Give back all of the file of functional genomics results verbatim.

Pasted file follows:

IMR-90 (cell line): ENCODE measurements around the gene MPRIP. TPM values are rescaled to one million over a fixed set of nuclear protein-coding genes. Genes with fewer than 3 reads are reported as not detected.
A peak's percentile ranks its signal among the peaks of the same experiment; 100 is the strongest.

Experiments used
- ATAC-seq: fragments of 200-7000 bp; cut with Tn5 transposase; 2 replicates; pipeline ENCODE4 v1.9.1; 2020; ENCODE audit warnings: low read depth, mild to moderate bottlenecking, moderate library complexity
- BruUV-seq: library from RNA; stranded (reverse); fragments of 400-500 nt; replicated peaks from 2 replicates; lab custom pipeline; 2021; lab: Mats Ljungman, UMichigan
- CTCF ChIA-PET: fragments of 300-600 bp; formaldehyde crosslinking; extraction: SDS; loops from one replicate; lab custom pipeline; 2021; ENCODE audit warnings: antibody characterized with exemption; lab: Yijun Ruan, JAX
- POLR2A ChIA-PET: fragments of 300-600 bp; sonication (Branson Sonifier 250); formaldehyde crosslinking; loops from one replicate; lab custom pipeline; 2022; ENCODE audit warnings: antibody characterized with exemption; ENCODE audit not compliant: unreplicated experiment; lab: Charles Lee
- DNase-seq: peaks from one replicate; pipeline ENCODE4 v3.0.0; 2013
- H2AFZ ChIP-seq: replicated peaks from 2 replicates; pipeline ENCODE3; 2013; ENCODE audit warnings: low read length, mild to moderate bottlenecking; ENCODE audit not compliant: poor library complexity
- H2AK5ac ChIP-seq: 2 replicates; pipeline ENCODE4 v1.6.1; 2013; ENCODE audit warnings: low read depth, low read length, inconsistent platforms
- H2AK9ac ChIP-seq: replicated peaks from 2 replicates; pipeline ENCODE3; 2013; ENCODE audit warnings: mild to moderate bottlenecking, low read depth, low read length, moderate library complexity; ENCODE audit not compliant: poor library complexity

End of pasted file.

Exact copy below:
IMR-90 (cell line): ENCODE measurements around the gene MPRIP. TPM values are rescaled to one million over a fixed set of nuclear protein-coding genes. Genes with fewer than 3 reads are reported as not detected.
A peak's percentile ranks its signal among the peaks of the same experiment; 100 is the strongest.

Experiments used
- ATAC-seq: fragments of 200-7000 bp; cut with Tn5 transposase; 2 replicates; pipeline ENCODE4 v1.9.1; 2020; ENCODE audit warnings: low read depth, mild to moderate bottlenecking, moderate library complexity
- BruUV-seq: library from RNA; stranded (reverse); fragments of 400-500 nt; replicated peaks from 2 replicates; lab custom pipeline; 2021; lab: Mats Ljungman, UMichigan
- CTCF ChIA-PET: fragments of 300-600 bp; formaldehyde crosslinking; extraction: SDS; loops from one replicate; lab custom pipeline; 2021; ENCODE audit warnings: antibody characterized with exemption; lab: Yijun Ruan, JAX
- POLR2A ChIA-PET: fragments of 300-600 bp; sonication (Branson Sonifier 250); formaldehyde crosslinking; loops from one replicate; lab custom pipeline; 2022; ENCODE audit warnings: antibody characterized with exemption; ENCODE audit not compliant: unreplicated experiment; lab: Charles Lee
- DNase-seq: peaks from one replicate; pipeline ENCODE4 v3.0.0; 2013
- H2AFZ ChIP-seq: replicated peaks from 2 replicates; pipeline ENCODE3; 2013; ENCODE audit warnings: low read length, mild to moderate bottlenecking; ENCODE audit not compliant: poor library complexity
- H2AK5ac ChIP-seq: 2 replicates; pipeline ENCODE4 v1.6.1; 2013; ENCODE audit warnings: low read depth, low read length, inconsistent platforms
- H2AK9ac ChIP-seq: replicated peaks from 2 replicates; pipeline ENCODE3; 2013; ENCODE audit warnings: mild to moderate bottlenecking, low read depth, low read length, moderate library complexity; ENCODE audit not compliant: poor library complexity